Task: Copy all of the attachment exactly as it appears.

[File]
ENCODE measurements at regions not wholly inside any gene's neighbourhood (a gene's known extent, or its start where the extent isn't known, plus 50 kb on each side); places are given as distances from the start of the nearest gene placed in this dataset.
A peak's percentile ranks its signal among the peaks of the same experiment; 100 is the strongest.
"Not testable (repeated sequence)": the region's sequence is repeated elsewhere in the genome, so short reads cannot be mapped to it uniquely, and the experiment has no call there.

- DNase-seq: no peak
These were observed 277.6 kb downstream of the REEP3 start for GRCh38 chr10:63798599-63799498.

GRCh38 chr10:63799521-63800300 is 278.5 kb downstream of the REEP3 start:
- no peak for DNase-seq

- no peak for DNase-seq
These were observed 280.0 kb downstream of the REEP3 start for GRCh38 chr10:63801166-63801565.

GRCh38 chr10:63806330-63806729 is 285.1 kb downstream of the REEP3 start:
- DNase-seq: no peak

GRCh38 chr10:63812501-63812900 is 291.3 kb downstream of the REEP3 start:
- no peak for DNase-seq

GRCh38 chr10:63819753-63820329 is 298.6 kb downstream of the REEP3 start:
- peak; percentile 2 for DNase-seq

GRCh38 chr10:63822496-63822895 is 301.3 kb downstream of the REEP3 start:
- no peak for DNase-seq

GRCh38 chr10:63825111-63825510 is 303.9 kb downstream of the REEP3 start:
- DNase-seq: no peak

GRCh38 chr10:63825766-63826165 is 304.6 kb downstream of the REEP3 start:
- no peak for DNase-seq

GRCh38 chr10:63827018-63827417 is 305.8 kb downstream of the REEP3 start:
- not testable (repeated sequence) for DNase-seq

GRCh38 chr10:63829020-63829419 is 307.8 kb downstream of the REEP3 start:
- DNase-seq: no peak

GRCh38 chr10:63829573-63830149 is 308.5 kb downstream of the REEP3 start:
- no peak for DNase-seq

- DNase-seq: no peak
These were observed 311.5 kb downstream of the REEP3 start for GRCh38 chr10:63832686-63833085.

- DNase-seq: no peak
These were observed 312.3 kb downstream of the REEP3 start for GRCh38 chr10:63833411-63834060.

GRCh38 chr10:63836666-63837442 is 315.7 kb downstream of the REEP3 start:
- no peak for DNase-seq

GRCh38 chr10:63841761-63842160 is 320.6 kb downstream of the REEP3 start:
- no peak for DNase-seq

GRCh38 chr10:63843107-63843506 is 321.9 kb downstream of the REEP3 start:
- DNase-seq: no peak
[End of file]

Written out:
ENCODE measurements at regions not wholly inside any gene's neighbourhood (a gene's known extent, or its start where the extent isn't known, plus 50 kb on each side); places are given as distances from the start of the nearest gene placed in this dataset.
A peak's percentile ranks its signal among the peaks of the same experiment; 100 is the strongest.
"Not testable (repeated sequence)": the region's sequence is repeated elsewhere in the genome, so short reads cannot be mapped to it uniquely, and the experiment has no call there.

- DNase-seq: no peak
These were observed 277.6 kb downstream of the REEP3 start for GRCh38 chr10:63798599-63799498.

GRCh38 chr10:63799521-63800300 is 278.5 kb downstream of the REEP3 start:
- no peak for DNase-seq

- no peak for DNase-seq
These were observed 280.0 kb downstream of the REEP3 start for GRCh38 chr10:63801166-63801565.

GRCh38 chr10:63806330-63806729 is 285.1 kb downstream of the REEP3 start:
- DNase-seq: no peak

GRCh38 chr10:63812501-63812900 is 291.3 kb downstream of the REEP3 start:
- no peak for DNase-seq

GRCh38 chr10:63819753-63820329 is 298.6 kb downstream of the REEP3 start:
- peak; percentile 2 for DNase-seq

GRCh38 chr10:63822496-63822895 is 301.3 kb downstream of the REEP3 start:
- no peak for DNase-seq

GRCh38 chr10:63825111-63825510 is 303.9 kb downstream of the REEP3 start:
- DNase-seq: no peak

GRCh38 chr10:63825766-63826165 is 304.6 kb downstream of the REEP3 start:
- no peak for DNase-seq

GRCh38 chr10:63827018-63827417 is 305.8 kb downstream of the REEP3 start:
- not testable (repeated sequence) for DNase-seq

GRCh38 chr10:63829020-63829419 is 307.8 kb downstream of the REEP3 start:
- DNase-seq: no peak

GRCh38 chr10:63829573-63830149 is 308.5 kb downstream of the REEP3 start:
- no peak for DNase-seq

- DNase-seq: no peak
These were observed 311.5 kb downstream of the REEP3 start for GRCh38 chr10:63832686-63833085.

- DNase-seq: no peak
These were observed 312.3 kb downstream of the REEP3 start for GRCh38 chr10:63833411-63834060.

GRCh38 chr10:63836666-63837442 is 315.7 kb downstream of the REEP3 start:
- no peak for DNase-seq

GRCh38 chr10:63841761-63842160 is 320.6 kb downstream of the REEP3 start:
- no peak for DNase-seq

GRCh38 chr10:63843107-63843506 is 321.9 kb downstream of the REEP3 start:
- DNase-seq: no peak